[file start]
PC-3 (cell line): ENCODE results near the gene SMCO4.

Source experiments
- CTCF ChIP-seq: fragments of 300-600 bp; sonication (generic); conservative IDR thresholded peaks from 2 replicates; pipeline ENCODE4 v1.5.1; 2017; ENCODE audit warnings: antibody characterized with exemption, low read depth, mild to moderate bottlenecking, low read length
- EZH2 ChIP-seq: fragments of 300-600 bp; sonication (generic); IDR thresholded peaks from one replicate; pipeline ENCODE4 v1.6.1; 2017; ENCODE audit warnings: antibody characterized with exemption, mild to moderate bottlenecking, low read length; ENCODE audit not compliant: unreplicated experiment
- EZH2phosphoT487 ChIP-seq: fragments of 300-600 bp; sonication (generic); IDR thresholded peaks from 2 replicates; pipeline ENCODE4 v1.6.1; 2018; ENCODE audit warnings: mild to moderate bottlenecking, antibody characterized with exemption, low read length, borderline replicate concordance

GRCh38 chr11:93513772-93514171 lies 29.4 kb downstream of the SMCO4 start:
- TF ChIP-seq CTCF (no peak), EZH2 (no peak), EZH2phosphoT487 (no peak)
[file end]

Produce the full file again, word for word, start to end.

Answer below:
PC-3 (cell line): ENCODE results near the gene SMCO4.

Source experiments
- CTCF ChIP-seq: fragments of 300-600 bp; sonication (generic); conservative IDR thresholded peaks from 2 replicates; pipeline ENCODE4 v1.5.1; 2017; ENCODE audit warnings: antibody characterized with exemption, low read depth, mild to moderate bottlenecking, low read length
- EZH2 ChIP-seq: fragments of 300-600 bp; sonication (generic); IDR thresholded peaks from one replicate; pipeline ENCODE4 v1.6.1; 2017; ENCODE audit warnings: antibody characterized with exemption, mild to moderate bottlenecking, low read length; ENCODE audit not compliant: unreplicated experiment
- EZH2phosphoT487 ChIP-seq: fragments of 300-600 bp; sonication (generic); IDR thresholded peaks from 2 replicates; pipeline ENCODE4 v1.6.1; 2018; ENCODE audit warnings: mild to moderate bottlenecking, antibody characterized with exemption, low read length, borderline replicate concordance

GRCh38 chr11:93513772-93514171 lies 29.4 kb downstream of the SMCO4 start:
- TF ChIP-seq CTCF (no peak), EZH2 (no peak), EZH2phosphoT487 (no peak)